MV Spotlight: M939 Series 5-Ton Truck

M939 bottom

Introduced in 1983, the M939 series of 5-ton trucks was essentially a Product Improvement Package upgrade of the M809  series of 5-ton, 6×6 trucks. AM General Corporation built the initial M939s as well as the M939A1s. Beginning in 1989, Bowen-McLaughlin-York produced the M939A2 trucks with Cummins engines. Over time, the M939 evolved into its own family of cargo trucks, prime movers, and recovery vehicles, with about 32,000 in all produced.

All models of the series share a common chassis, cab, hood, and fenders. The earliest M939s were actually rebuilds of the M809 chassis. The series was produced in three basic wheelbases: Short  (13 ft. 11in.) was used for tractors and dump trucks;  long (“standard” measuring 14 ft 11 in. ) used for cargo trucks and wreckers; and extra long (“XLWB”— 17 ft. 11 in.) used for long cargo trucks and expansible vans.

The most common complete trucks to be produced were M923 Cargo; M925 Cargo w/Winch; M927 XLWB Cargo; M931 Tractor; and M936 Medium Wrecker.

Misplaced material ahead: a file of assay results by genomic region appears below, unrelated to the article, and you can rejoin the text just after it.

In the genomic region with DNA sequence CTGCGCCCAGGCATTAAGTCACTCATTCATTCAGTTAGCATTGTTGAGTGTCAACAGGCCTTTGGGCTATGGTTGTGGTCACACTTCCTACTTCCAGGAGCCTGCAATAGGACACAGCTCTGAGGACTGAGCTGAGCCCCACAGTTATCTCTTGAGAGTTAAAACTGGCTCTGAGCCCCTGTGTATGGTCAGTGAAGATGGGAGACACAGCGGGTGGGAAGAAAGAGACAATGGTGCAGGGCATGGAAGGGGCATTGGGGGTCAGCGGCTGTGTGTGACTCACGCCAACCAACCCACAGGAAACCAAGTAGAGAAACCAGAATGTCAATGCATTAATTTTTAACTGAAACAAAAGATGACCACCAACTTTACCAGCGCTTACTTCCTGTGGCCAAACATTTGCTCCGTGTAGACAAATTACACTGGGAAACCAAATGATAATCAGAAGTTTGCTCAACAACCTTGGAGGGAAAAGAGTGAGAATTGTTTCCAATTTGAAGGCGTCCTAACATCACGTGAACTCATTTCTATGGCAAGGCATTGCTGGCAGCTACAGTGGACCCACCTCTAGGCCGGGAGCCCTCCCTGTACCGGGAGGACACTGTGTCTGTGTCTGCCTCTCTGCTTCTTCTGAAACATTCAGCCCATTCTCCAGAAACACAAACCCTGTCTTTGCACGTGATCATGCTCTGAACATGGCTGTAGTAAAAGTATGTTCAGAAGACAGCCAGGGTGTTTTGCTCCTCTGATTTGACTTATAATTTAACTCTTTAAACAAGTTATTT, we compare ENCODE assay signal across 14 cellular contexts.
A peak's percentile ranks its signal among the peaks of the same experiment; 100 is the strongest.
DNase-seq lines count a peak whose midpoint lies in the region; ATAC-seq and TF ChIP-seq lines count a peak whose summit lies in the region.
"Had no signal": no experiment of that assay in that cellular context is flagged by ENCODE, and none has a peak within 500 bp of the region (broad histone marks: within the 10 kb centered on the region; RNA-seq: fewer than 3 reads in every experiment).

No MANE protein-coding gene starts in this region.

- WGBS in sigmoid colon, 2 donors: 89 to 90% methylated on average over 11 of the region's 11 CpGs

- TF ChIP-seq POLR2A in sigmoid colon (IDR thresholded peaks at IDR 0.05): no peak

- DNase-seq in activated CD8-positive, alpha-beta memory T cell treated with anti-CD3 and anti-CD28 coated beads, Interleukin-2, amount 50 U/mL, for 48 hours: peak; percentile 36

All of the M939 and M939A1-based trucks were equipped with the Cummins NHC 250 855 cu in (14.0 L) naturally aspirated inline 6 cylinder diesel engine. The M939A2 models were powered by a smaller Cummins 6CTA8.3 504 cu in (8.3 L) turbocharged inline 6 cylinder diesel engine.

The safety of the M939 series of trucks has been criticized, especially for its braking performance and stability when empty, lightly loaded and / or on wet surfaces. From 1999 to 2002, the U.S. Army retrofitted the M939s with anti-lock brake systems (ABS) to rectify the problem.

Weight: 5,500 pounds
Size (LxWxH): 209.75” x 85” x 95”
Max Speed: 65 mph
Range: 225 miles

M939 Conditions

*values for basic 6×6 cargo version

WHAT DO THE NUMBERS MEAN?

Buy the best you can afford. Restoring a vehicle will always be more expensive than buying a finished project. The vehicles in this guide are given a value  based on a 1-to-6 condition grading scale:

1=Excellent: Restored to maximum professional standards, or a near-perfect original.

2=Fine: Well-restored, or a combination of superior restoration and excellent original parts.

3=Very Good: Complete and operable original or older restoration, or a very good amateur restoration with all presentable and serviceable parts inside and out.

4=Good: Functional or needing only minor work to be functional. Also, a deteriorated restoration or poor amateur restoration.

5=Restorable: Needs complete restoration of body, chassis, and interior. May or may not be running, but is not wrecked, weathered or stripped to the point of being useful only for parts.

6=Parts Vehicle: Deteriorated beyond the point of restoration.

Related Posts:

Leave a Reply